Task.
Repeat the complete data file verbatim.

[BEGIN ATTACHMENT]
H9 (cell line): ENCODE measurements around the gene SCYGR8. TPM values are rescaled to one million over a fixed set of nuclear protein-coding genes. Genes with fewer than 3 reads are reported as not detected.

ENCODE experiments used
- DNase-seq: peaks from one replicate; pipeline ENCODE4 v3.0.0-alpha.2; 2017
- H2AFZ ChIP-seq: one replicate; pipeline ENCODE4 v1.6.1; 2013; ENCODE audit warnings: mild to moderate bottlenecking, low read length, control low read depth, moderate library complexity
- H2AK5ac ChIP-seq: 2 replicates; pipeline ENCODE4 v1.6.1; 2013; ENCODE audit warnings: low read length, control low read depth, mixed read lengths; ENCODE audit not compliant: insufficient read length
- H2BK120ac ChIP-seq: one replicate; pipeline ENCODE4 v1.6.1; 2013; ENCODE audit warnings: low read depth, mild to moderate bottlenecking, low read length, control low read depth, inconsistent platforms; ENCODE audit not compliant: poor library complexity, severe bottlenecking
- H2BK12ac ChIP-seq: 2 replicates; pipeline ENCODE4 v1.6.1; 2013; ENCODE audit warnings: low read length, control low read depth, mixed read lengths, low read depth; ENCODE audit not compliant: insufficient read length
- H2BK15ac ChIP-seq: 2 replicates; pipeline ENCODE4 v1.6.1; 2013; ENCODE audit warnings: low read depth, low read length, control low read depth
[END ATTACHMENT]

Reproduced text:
H9 (cell line): ENCODE measurements around the gene SCYGR8. TPM values are rescaled to one million over a fixed set of nuclear protein-coding genes. Genes with fewer than 3 reads are reported as not detected.

ENCODE experiments used
- DNase-seq: peaks from one replicate; pipeline ENCODE4 v3.0.0-alpha.2; 2017
- H2AFZ ChIP-seq: one replicate; pipeline ENCODE4 v1.6.1; 2013; ENCODE audit warnings: mild to moderate bottlenecking, low read length, control low read depth, moderate library complexity
- H2AK5ac ChIP-seq: 2 replicates; pipeline ENCODE4 v1.6.1; 2013; ENCODE audit warnings: low read length, control low read depth, mixed read lengths; ENCODE audit not compliant: insufficient read length
- H2BK120ac ChIP-seq: one replicate; pipeline ENCODE4 v1.6.1; 2013; ENCODE audit warnings: low read depth, mild to moderate bottlenecking, low read length, control low read depth, inconsistent platforms; ENCODE audit not compliant: poor library complexity, severe bottlenecking
- H2BK12ac ChIP-seq: 2 replicates; pipeline ENCODE4 v1.6.1; 2013; ENCODE audit warnings: low read length, control low read depth, mixed read lengths, low read depth; ENCODE audit not compliant: insufficient read length
- H2BK15ac ChIP-seq: 2 replicates; pipeline ENCODE4 v1.6.1; 2013; ENCODE audit warnings: low read depth, low read length, control low read depth